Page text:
Why we need to move away from empathy in our fundraising approach

[Image description: Black-and-white image of two people, likely children, walking down a dirt path, facing away from the camera, the taller person having their arm across the shoulders of the shorter person. Image by Annie Spratt of Unsplash.]

Happy Monday, everyone. I hope to see you at the Community Centric Fundraising’s launch event today at 11a PDT (you can still register to join). If you can’t be there, please sign up to get more information on future events. Our next one, on 7/24, will be about the data we collected from the Fundraising Perception Survey. (Spoiler: A majority of the 2300 people who responded to the survey, both BIPOC and white, are not happy with the way our sector has been doing fundraising.) 

I am also thrilled to announce that the Community-Centric Fundraising Website is up! Check out communitycentricfundraising.org! The CCF Hub will serve as a central area for reflection and learning. Already there are several pieces on there, including 

There is also a list of some CCF-aligned actions you can take at your organization. Please keep in mind that these actions, crowdsourced over the years, are not comprehensive, and this list will change and evolve. The exciting and necessary work of this movement is for all of us to reexamine the philosophies that ground so many of our practices in the sector.

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The general public is completely clueless about nonprofit and philanthropy, and that’s a problem

[Image description: Two meerkat, standing upright outside in the sun. They are facing the camera but seem to be looking at something beyond the camera. Image by peterstuartmill on Pixabay and has nothing to do with this post.]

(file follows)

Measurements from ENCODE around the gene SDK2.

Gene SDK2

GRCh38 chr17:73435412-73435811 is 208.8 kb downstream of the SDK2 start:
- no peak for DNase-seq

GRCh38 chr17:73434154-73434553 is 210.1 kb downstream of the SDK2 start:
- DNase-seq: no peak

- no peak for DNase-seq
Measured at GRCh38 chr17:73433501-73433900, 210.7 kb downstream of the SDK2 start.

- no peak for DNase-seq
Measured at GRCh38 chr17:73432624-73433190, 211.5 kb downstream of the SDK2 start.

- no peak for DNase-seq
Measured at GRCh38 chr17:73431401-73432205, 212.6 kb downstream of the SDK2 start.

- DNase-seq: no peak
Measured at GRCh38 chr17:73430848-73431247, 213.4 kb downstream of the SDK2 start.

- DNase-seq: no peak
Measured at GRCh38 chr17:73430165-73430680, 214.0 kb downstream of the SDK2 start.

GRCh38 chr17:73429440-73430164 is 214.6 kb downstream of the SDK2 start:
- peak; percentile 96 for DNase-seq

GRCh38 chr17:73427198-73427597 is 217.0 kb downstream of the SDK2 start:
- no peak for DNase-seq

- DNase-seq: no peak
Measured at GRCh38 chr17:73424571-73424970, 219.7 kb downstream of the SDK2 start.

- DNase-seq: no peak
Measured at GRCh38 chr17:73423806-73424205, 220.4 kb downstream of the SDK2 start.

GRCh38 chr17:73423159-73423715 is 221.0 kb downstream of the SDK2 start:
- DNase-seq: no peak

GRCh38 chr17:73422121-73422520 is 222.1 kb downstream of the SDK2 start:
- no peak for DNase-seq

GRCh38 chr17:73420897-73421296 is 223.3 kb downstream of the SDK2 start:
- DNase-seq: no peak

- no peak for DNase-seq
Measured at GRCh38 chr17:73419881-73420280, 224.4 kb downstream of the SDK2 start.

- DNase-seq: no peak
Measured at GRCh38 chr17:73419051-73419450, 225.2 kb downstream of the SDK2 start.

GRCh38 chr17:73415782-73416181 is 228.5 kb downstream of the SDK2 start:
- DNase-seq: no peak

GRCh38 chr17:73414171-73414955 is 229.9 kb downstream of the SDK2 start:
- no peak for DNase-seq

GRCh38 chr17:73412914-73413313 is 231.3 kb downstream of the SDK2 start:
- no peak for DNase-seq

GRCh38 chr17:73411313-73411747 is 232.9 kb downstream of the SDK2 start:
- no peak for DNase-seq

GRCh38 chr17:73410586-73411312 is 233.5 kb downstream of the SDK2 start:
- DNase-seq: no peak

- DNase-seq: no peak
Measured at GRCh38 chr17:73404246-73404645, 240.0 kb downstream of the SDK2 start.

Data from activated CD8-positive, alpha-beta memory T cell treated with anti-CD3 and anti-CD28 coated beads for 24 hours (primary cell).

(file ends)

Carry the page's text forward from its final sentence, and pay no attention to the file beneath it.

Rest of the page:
Hi everyone. Quick announcement: Edgar Villanueva—the author of Decolonizing Wealth—and I are having an Instagram Live chat today, 6/22, at 4pm EST where we talk spontaneously about whatever is on our minds. Follow @nonprofitaf and @villanuevaedgar. See you soon; ignore my stress-related acne.

A few months ago, I had just left my position as an executive director and was starting to work on a cool project: A sketch comedy show about nonprofit work! It would be so sweet; each episode would feature several short and hilarious skits that bring to life the complexity of our work, sometimes involving hummus (which is present in 80% of nonprofit meetings and events). No one outside the sector really understands what we do, and I thought it would be fun to let people get a glimpse. I was starting to write scripts when the pandemic hit and everything had to be put on hold and who the hell knows if I’ll ever get to it at this point.

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Is there such a thing as too much gratitude? Yes, and it’s been harmful to our work

[Image description: A closeup of a koala’s face. They look calm, with a serene half-smile, staring off to the right. Pixabay.com]

An executive director colleague told me he received $1,000 from a corporation for his organization’s emergency funds to help people pay for food and rent. Of course, he thanked the representative on the phone and sent a letter. A few days later, he got an email asking whether the nonprofit would mind publicly acknowledging the corporation and its $1K gift on some combination of social media, website, and newsletter. I could hear the weariness in his voice. He and his team had been working nonstop on the front line and barely had time to breathe. “I kind of wanted to be petty and just return the money. But I can’t, because people are starving.”